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IR thermometer accuracy?

 
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Maxwar



Joined: 17 May 2008
Posts: 14
Location: Atlanta, GA 30309

PostPosted: Mon Aug 04, 2008 3:50 am    Post subject: IR thermometer accuracy? Reply with quote

What is the best way to check the accuracy of my IR thermometer (MasterKool). Does anyone have any experience with this brand?
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Michael Chu



Joined: 10 May 2005
Posts: 1617
Location: Austin, TX (USA)

PostPosted: Mon Aug 04, 2008 7:14 am    Post subject: Re: IR thermometer accuracy? Reply with quote

Maxwar wrote:
What is the best way to check the accuracy of my IR thermometer (MasterKool). Does anyone have any experience with this brand?

You can use an accurate probe thermometer and measure the surface temperature of something and then use the IR thermometer. If it's off, adjust the emissivity setting (if you have one) on the thermometer as different materials have different emissivity coefficients.
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Maxwar



Joined: 17 May 2008
Posts: 14
Location: Atlanta, GA 30309

PostPosted: Mon Aug 04, 2008 2:17 pm    Post subject: Reply with quote

What worries me is that I cannot get a correct reading on boiling water. Whereas my normal probe thermometer (CDN) gives a spot-on 212F, the IR gives a read well under.
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GaryProtein



Joined: 26 Oct 2005
Posts: 535

PostPosted: Mon Aug 04, 2008 10:52 pm    Post subject: Reply with quote

The IR thermometer may be reading too low because it is reading the temperature of the condensing steam above the boiling water, and not the boiling water itself. Try pre-heating your oven for a good "heat soaking" to about 250 or so, and leave a candy thermometer near the back wall of the oven. Then use the IR thermometer to read the temp of the back oven wall. See how it compares to the candy thermometer reading.

+++++

Michael: How critical is that adjustment if you AREN'T measuring the temperature of shiny polished metals.
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DrBiggles



Joined: 12 May 2005
Posts: 355
Location: Richmond, CA

PostPosted: Tue Aug 05, 2008 3:02 am    Post subject: Reply with quote

GaryProtein wrote:
The IR thermometer may be reading too low because it is reading the temperature of the condensing steam above the boiling water, and not the boiling water itself. Try pre-heating your oven for a good "heat soaking" to about 250 or so, and leave a candy thermometer near the back wall of the oven. Then use the IR thermometer to read the temp of the back oven wall. See how it compares to the candy thermometer reading.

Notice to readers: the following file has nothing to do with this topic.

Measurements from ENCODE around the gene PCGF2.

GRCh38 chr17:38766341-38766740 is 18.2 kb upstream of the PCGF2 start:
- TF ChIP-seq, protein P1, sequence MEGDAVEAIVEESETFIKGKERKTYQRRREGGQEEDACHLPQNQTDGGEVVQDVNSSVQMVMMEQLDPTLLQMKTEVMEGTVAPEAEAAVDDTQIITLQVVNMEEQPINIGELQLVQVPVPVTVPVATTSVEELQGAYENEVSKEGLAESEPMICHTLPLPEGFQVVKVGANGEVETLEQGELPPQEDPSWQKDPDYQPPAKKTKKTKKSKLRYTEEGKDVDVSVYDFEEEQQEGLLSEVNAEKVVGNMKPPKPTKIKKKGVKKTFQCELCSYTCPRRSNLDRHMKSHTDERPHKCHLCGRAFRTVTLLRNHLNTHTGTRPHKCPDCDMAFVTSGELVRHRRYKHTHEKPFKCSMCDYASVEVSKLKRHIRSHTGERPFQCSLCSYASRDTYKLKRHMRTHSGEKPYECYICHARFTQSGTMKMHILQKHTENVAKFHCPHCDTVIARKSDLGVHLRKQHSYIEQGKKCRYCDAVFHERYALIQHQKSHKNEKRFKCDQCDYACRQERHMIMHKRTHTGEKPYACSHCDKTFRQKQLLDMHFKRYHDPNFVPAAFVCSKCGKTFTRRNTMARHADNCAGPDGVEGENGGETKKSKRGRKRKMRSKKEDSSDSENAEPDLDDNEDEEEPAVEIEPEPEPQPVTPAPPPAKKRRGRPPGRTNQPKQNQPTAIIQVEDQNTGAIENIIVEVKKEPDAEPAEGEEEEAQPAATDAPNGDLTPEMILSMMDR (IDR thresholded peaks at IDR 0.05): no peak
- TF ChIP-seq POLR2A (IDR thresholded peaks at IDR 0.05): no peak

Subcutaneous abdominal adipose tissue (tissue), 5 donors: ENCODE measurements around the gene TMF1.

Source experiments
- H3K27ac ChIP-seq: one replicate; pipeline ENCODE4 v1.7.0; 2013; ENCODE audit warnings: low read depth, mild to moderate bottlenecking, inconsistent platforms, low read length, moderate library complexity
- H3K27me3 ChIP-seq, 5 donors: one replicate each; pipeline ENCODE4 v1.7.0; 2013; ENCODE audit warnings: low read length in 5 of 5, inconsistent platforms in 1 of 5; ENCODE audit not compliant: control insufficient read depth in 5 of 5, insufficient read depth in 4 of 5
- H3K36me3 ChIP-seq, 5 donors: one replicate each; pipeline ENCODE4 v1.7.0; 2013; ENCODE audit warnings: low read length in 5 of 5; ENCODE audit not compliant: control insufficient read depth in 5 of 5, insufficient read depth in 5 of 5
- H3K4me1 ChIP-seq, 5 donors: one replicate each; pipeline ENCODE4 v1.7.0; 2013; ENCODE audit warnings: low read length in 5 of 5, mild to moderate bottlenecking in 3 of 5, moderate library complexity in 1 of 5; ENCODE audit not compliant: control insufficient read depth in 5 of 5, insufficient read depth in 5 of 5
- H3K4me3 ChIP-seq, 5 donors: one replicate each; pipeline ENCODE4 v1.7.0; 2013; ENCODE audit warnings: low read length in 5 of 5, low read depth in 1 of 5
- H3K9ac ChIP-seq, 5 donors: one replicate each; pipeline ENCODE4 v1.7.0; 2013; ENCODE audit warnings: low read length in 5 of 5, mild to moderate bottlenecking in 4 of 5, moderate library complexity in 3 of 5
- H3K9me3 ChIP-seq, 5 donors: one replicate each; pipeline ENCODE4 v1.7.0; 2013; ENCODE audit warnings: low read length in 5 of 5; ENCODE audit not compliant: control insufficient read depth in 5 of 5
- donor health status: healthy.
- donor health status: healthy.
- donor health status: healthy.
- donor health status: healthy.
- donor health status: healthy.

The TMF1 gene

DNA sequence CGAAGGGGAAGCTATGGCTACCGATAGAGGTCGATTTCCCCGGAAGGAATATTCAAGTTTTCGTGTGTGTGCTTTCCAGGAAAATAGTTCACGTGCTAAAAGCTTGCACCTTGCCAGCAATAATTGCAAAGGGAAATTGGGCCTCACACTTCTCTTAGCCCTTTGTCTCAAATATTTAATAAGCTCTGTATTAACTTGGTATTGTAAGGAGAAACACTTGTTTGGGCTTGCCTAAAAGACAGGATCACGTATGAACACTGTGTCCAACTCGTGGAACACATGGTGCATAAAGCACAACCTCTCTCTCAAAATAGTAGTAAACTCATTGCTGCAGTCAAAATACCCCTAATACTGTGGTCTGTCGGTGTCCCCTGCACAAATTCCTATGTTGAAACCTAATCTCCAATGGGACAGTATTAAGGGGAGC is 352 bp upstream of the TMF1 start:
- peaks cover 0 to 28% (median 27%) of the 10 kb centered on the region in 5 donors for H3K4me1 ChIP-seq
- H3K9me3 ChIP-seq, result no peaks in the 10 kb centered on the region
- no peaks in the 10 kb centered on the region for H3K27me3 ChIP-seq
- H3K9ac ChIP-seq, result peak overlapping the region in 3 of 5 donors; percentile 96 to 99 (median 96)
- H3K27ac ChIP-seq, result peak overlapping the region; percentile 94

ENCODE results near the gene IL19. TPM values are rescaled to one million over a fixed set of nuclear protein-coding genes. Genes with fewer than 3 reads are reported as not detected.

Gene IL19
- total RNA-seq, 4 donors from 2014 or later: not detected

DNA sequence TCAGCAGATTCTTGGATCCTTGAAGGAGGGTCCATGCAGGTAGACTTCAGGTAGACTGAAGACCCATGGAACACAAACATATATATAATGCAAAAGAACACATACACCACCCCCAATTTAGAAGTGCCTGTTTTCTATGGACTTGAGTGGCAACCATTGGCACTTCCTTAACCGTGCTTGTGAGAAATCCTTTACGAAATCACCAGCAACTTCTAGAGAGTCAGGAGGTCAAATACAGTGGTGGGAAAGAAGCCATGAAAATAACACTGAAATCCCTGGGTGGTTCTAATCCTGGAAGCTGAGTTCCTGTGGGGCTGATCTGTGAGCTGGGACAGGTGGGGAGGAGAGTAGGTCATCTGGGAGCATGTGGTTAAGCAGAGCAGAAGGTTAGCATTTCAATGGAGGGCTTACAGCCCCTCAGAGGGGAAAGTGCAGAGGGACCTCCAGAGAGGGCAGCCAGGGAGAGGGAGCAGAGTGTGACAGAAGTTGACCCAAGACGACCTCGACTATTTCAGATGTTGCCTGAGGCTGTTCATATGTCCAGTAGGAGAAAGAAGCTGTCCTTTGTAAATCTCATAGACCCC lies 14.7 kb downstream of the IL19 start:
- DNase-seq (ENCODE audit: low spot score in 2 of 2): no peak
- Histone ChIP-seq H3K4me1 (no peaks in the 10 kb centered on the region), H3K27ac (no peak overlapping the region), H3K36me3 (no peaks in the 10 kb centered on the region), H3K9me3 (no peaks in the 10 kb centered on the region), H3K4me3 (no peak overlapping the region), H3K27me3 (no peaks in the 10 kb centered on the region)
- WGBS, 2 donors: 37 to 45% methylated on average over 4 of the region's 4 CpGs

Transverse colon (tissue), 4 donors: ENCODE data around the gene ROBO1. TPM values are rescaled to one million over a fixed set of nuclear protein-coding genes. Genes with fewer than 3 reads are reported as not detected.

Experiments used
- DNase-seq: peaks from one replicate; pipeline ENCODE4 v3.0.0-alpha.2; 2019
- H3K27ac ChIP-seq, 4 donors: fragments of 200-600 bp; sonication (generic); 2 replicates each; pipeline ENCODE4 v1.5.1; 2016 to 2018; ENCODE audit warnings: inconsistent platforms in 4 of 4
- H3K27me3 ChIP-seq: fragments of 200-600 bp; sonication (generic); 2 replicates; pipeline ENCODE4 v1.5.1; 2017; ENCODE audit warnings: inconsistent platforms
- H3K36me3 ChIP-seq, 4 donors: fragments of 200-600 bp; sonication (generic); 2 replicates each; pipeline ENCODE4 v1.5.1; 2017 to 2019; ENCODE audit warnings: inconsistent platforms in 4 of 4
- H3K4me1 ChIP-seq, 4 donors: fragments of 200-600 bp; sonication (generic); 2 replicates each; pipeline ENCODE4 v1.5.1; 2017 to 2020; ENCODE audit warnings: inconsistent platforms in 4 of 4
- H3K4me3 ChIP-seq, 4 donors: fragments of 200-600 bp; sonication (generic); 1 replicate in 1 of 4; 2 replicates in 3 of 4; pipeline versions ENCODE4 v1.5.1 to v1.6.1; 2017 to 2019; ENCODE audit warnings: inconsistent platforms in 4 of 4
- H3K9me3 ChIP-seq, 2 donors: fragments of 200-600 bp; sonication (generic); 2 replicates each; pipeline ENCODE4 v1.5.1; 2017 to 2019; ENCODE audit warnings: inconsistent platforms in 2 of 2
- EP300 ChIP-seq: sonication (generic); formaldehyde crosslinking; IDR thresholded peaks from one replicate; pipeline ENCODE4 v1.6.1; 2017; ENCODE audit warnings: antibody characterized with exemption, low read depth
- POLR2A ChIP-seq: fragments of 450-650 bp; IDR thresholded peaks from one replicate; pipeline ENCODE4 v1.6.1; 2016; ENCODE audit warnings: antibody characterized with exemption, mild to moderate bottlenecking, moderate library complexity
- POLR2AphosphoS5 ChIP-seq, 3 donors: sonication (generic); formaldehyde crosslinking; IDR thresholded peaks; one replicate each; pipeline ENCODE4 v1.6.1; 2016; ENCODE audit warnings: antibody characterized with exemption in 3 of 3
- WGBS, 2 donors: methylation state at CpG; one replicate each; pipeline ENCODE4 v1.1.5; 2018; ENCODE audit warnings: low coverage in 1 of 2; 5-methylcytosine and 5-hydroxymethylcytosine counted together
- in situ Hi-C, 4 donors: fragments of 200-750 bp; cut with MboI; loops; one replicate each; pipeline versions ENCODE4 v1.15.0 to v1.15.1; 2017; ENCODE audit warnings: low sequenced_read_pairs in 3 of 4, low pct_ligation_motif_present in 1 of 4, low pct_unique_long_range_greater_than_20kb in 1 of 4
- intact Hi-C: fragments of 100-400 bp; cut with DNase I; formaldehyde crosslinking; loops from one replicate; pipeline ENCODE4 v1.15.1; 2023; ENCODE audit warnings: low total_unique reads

+++++

Michael: How critical is that adjustment if you AREN'T measuring the temperature of shiny polished metals.


Does an IR thermometer read internal or surface temperature?
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Michael Chu



Joined: 10 May 2005
Posts: 1617
Location: Austin, TX (USA)

PostPosted: Tue Aug 05, 2008 9:30 am    Post subject: Reply with quote

GaryProtein wrote:
Michael: How critical is that adjustment if you AREN'T measuring the temperature of shiny polished metals.

Not an expert, but it seems like 0.95 emissivity provides accurate readings for most everything I've tried. I think many of the IR thermometers have it permanently fixed at that value...
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GaryProtein



Joined: 26 Oct 2005
Posts: 535

PostPosted: Wed Aug 06, 2008 5:51 am    Post subject: Reply with quote

DrBiggles wrote:

Does an IR thermometer read internal or surface temperature?


An IR thermometer measures the surface temperature of an object. If you want to know the internal temperature of a prime rib roast, you need an insertable probe.
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DrBiggles



Joined: 12 May 2005
Posts: 355
Location: Richmond, CA

PostPosted: Wed Aug 06, 2008 2:23 pm    Post subject: Reply with quote

GaryProtein wrote:
DrBiggles wrote:

Does an IR thermometer read internal or surface temperature?


An IR thermometer measures the surface temperature of an object. If you want to know the internal temperature of a prime rib roast, you need an insertable probe.


Well, that's what I was figurin'. Over the course of a few years I run in to people who purchased it thinking they'd be able to use it for internal temperature and only later realize it's the wrong tool for the job. Thought I was missing something.

Cheers
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IndyRob



Joined: 17 Dec 2006
Posts: 77

PostPosted: Fri Aug 08, 2008 10:51 pm    Post subject: Reply with quote

I do a lot of sous vide cooking which involves temps well under 212F. Just because there's a lot of waiting involved, I often pull out my IR thermometer and check the surface of the water against what my Thermapen tells me. It's usually with a couple of degrees F.

I've also found it somewhat accurate at measuring the progression of pasta water towards boiling. I've found that to be fairly accurate as well, but once a boil has been acheived, my mind has gone on to cooking so I've never measured beyond that (on water anyway, I rely on it's measurements on cast iron up to 780 degrees F).

From the instructions of my IR thermometer, there's a lot to keep in mind regarding the reflectivity of the surface you're trying to measure. It seems to get along with fat, but not so much with, say, chrome.
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